I thought I was so smart! Before getting a kidney transplant I researched vaccines that I needed. I discovered that the shingles vaccine recommended for everyone over age 60 is a live vaccine and not allowed after transplant. It took some convincing, but my insurance agreed to pay for the vaccine for a 48 year old. Woohoo! I got the shingles vaccine and proceeded to transplant feeling both safer and smarter.
Fast forward 10 months…. Turns out I don’t know everything. The shingles vaccine (known as zoster) while important is still only 51% effective and less so in immune compromised people such as organ transplant recipients – like me. After 4 days of brutal rib and back pain I woke up Monday morning with a garish rash wrapping in a wide swath around my ribs on the right side from spine to sternum. 24 hours later the tell-tale blisters were forming.
Fortunately I had a doctors appointment scheduled anyway – because I always have a doctors appointment scheduled somewhere – and I got started on antiviral medication, extra pain pills and lidocaine patches. My bedroom looks like a pharmacy! But I’ve got it under control and once again I felt smart. For a brief period.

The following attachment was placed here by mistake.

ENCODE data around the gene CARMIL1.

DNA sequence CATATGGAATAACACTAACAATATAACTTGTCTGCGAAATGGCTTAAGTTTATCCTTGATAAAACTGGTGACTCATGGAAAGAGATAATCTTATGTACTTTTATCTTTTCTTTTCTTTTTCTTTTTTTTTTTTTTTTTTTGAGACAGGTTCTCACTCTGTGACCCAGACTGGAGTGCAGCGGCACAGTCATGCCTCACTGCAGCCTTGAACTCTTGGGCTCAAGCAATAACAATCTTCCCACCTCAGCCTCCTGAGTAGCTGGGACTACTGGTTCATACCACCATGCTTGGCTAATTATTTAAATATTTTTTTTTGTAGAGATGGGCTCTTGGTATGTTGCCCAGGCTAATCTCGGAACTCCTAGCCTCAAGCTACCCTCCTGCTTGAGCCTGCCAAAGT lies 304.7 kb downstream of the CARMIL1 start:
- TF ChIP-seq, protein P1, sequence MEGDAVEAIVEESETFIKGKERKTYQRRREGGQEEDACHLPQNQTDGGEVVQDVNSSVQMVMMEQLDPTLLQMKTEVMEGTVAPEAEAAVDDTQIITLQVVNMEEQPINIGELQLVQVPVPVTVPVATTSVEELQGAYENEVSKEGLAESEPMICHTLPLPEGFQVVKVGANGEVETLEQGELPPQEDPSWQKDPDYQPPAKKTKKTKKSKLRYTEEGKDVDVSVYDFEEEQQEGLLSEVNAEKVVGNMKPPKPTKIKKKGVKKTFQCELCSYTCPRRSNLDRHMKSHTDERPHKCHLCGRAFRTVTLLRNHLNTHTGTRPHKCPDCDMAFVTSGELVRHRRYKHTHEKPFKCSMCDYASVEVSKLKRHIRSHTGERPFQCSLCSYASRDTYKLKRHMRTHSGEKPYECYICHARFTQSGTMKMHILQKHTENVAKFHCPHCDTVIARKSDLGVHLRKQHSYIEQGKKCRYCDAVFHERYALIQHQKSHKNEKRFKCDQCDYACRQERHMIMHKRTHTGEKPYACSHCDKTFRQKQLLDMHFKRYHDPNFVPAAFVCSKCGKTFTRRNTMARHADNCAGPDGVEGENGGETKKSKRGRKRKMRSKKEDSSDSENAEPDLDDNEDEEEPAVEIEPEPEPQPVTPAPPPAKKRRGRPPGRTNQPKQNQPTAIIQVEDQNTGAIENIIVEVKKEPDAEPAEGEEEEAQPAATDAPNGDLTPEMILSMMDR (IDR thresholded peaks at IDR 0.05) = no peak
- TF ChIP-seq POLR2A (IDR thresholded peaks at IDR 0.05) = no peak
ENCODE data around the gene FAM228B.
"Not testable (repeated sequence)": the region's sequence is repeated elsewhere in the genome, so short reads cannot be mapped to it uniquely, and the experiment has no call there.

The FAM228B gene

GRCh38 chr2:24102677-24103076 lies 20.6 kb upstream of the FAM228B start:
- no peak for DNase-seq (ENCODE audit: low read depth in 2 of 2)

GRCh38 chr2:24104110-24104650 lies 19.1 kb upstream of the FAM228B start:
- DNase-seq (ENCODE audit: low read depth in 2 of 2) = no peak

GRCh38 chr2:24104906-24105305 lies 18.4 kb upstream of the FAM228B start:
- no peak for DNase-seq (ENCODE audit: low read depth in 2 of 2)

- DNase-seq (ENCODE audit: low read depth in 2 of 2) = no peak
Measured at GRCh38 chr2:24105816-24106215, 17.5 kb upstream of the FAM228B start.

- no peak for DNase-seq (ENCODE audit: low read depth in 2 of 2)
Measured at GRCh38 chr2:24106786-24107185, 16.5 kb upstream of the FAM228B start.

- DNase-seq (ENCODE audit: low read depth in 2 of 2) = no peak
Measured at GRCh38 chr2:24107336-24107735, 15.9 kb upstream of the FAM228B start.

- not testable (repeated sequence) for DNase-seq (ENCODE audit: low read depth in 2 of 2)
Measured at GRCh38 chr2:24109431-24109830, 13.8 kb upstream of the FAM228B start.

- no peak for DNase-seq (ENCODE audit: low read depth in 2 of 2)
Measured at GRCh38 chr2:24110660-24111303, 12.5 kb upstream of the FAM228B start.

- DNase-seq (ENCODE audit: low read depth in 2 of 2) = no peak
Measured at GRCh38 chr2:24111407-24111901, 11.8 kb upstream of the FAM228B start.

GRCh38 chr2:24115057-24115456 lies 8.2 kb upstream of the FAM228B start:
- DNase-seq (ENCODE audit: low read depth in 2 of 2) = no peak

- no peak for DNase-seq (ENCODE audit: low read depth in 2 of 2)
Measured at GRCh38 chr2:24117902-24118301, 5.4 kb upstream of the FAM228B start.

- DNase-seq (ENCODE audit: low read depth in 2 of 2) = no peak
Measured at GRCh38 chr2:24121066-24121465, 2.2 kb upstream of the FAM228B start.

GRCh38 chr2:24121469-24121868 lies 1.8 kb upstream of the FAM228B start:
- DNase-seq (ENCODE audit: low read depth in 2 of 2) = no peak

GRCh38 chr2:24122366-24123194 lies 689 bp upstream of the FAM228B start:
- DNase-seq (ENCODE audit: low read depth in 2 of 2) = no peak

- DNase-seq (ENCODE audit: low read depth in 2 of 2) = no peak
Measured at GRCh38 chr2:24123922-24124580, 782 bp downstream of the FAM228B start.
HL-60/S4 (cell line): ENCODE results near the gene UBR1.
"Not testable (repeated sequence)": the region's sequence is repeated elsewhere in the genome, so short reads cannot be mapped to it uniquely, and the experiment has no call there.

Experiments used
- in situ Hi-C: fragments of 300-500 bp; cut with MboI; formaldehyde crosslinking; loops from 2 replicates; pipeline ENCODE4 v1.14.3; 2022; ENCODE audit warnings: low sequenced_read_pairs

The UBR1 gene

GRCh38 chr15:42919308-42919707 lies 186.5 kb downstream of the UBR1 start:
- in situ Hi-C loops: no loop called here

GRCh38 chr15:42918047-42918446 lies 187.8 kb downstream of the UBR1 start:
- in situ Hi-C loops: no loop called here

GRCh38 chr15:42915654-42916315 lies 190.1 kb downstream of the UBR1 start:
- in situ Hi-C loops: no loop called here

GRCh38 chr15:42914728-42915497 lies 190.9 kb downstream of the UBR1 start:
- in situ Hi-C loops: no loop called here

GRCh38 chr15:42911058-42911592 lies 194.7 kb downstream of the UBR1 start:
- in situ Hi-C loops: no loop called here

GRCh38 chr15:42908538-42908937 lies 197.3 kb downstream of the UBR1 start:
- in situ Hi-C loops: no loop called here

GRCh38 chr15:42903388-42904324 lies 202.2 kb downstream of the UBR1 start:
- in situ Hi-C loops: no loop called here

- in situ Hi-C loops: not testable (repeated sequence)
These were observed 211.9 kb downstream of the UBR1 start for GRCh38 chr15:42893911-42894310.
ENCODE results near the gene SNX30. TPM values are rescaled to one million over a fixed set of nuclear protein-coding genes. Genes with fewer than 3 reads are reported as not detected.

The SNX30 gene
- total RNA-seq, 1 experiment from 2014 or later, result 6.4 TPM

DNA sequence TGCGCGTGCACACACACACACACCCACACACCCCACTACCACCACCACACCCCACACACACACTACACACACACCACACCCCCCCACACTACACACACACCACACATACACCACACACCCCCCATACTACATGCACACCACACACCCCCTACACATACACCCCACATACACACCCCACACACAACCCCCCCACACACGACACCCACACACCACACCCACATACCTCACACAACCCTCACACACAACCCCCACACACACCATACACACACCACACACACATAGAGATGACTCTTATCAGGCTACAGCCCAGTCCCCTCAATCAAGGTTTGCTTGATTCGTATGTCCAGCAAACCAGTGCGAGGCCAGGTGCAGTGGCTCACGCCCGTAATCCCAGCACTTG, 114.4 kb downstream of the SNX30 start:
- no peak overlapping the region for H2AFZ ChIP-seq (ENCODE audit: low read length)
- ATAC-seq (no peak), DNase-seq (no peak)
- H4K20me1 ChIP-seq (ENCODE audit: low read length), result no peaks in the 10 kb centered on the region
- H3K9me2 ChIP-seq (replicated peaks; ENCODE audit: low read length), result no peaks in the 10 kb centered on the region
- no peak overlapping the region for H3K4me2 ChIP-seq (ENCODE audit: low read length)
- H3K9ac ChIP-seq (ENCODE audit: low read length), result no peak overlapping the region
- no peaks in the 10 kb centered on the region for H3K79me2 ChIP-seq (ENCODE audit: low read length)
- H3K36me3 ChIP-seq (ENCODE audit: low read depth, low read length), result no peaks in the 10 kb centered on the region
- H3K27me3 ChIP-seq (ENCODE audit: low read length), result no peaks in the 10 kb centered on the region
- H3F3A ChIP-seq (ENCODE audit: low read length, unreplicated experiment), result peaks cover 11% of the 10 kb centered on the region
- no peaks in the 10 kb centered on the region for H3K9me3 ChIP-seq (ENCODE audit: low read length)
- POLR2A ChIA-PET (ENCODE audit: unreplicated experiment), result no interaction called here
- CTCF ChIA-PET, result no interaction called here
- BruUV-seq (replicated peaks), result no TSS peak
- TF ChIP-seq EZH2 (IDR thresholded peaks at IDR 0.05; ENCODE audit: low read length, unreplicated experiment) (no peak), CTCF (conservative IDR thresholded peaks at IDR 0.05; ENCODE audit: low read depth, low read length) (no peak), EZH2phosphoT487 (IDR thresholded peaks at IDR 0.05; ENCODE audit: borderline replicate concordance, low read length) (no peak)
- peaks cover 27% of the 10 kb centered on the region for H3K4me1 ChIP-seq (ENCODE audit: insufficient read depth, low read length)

After 24 hours of aggressively managing pain with pharmaceuticals and chocolate, I finally read the directions on the prescription lidocaine patches out of curiosity. I mean, how complicated could it be? Peel off the backing and stick the patch to your skin….’Do not use for more than 12 hours in a 24 hour period.’ Huh.
Husband: “How long have you been wearing the patches?”
Me: “24 hours. I’ve been in hellish pain!”
Husband: “Yeah, getting too much lidocaine in your system is bad.”
Me: “Why? Does it make you go numb inside?”
Husband stares blankly…..
It turns out that too much lidocaine absorbed through the skin can be fatal. I can just see the obituary now – she died from a sticker. I’m seriously rethinking feeling smart.
Maybe you’ve felt pretty smart sometimes. Maybe you’ve had your pride knocked down a peg or two. Much like shingles, it hurts. How we react makes all the difference. As long as we don’t get angry and defensive, these humbling lessons provide opportunities to add useful knowledge and humorous anecdotes to our toolkit. You never know when those tools could be a lifesaver for someone else. Wishing you many lessons and a full toolkit.
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